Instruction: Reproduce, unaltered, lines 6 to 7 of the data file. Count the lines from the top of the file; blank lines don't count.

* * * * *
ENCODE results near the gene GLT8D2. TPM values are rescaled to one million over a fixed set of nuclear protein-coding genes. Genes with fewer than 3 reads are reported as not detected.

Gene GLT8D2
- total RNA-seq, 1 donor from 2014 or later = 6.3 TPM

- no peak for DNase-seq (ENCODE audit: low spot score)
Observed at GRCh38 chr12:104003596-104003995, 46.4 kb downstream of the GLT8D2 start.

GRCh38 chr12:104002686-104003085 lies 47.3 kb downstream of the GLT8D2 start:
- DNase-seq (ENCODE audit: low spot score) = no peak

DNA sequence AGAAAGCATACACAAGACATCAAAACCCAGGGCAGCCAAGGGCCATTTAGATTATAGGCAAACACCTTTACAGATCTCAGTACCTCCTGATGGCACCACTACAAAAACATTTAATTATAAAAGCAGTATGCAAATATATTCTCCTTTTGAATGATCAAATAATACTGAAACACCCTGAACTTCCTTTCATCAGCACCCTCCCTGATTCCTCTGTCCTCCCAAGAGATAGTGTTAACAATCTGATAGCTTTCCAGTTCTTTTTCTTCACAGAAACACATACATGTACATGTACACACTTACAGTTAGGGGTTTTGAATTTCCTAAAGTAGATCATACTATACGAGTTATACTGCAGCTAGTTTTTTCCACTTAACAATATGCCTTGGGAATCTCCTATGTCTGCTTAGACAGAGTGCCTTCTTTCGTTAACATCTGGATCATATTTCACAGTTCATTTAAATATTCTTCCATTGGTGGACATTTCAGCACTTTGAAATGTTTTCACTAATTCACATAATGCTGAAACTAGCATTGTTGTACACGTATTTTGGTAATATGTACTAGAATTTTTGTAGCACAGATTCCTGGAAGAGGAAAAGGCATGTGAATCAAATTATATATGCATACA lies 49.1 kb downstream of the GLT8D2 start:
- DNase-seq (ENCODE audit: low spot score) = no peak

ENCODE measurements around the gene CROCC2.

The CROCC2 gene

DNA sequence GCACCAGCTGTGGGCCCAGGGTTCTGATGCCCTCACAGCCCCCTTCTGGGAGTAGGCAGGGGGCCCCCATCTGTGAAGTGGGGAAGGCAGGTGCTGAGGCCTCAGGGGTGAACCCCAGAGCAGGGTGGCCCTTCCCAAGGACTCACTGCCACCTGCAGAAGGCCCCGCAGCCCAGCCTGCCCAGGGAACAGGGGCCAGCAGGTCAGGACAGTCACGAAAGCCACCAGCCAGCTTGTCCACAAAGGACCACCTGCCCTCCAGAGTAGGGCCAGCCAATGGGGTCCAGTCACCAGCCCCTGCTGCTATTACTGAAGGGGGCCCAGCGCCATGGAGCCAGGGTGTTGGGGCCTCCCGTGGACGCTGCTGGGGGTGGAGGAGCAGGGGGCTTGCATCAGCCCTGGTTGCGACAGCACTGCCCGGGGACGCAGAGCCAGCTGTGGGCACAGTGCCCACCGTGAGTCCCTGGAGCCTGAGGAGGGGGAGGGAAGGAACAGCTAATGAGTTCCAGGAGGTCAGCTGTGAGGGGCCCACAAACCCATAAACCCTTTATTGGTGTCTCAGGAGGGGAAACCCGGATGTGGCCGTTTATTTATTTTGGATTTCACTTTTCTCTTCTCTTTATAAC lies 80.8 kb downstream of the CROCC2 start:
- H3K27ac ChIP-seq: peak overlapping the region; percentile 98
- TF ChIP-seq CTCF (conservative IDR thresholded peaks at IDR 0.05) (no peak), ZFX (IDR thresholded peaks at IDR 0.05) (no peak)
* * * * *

GRCh38 chr12:104002686-104003085 lies 47.3 kb downstream of the GLT8D2 start:
- DNase-seq (ENCODE audit: low spot score) = no peak